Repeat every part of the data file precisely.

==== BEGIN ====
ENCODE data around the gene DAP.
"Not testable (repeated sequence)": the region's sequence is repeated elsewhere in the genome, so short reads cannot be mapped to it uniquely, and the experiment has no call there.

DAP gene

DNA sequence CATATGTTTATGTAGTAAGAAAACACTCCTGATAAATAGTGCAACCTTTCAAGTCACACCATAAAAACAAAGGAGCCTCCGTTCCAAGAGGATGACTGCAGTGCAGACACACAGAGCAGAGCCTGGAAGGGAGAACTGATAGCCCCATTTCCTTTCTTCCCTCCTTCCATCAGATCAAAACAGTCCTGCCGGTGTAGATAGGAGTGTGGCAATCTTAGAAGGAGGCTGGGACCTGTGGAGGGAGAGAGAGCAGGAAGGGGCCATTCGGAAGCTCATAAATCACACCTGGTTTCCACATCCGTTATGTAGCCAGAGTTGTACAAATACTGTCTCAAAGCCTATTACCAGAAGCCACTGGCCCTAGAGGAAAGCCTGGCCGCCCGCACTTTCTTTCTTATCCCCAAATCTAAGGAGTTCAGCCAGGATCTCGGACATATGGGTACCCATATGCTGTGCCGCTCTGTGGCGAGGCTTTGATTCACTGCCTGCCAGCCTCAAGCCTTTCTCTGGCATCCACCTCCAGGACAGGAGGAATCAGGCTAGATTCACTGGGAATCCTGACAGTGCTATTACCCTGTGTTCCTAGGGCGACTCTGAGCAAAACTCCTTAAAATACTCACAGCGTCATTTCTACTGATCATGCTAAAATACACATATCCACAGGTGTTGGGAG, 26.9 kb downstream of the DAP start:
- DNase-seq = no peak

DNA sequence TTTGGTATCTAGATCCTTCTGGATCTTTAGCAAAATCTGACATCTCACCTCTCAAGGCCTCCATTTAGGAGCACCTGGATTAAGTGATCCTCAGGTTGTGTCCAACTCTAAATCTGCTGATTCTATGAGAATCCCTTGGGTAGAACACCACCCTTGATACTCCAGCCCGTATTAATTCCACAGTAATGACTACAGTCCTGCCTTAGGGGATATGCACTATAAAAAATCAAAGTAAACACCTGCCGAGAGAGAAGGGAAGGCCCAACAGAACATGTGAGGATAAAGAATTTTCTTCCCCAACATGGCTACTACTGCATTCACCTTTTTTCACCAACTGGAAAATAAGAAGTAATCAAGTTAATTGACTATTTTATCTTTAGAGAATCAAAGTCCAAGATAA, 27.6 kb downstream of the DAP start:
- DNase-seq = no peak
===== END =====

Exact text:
ENCODE data around the gene DAP.
"Not testable (repeated sequence)": the region's sequence is repeated elsewhere in the genome, so short reads cannot be mapped to it uniquely, and the experiment has no call there.

DAP gene

DNA sequence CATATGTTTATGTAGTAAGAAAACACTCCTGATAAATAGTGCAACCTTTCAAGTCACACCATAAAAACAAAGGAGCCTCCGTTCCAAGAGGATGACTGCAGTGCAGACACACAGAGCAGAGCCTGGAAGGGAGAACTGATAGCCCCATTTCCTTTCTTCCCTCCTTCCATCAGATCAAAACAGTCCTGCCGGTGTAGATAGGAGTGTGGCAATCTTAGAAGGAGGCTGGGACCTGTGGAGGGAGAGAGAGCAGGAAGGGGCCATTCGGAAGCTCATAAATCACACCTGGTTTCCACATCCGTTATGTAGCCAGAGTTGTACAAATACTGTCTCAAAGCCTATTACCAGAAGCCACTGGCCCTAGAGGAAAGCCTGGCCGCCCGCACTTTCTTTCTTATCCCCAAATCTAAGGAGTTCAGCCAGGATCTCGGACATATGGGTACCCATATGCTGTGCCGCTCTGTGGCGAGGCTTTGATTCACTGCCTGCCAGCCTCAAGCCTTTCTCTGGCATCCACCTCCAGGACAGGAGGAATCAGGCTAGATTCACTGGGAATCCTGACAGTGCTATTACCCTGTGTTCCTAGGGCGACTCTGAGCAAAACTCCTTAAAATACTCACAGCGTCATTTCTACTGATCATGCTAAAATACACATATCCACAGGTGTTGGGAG, 26.9 kb downstream of the DAP start:
- DNase-seq = no peak

DNA sequence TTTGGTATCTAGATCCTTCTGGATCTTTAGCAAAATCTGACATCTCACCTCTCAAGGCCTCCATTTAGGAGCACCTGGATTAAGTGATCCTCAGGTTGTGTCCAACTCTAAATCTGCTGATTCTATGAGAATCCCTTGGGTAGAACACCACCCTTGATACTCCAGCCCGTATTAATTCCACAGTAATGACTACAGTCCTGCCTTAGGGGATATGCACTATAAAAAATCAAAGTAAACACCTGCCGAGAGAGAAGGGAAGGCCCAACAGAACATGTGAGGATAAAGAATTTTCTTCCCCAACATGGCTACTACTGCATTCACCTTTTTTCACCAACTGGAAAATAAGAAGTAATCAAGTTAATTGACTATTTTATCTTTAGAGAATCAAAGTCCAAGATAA, 27.6 kb downstream of the DAP start:
- DNase-seq = no peak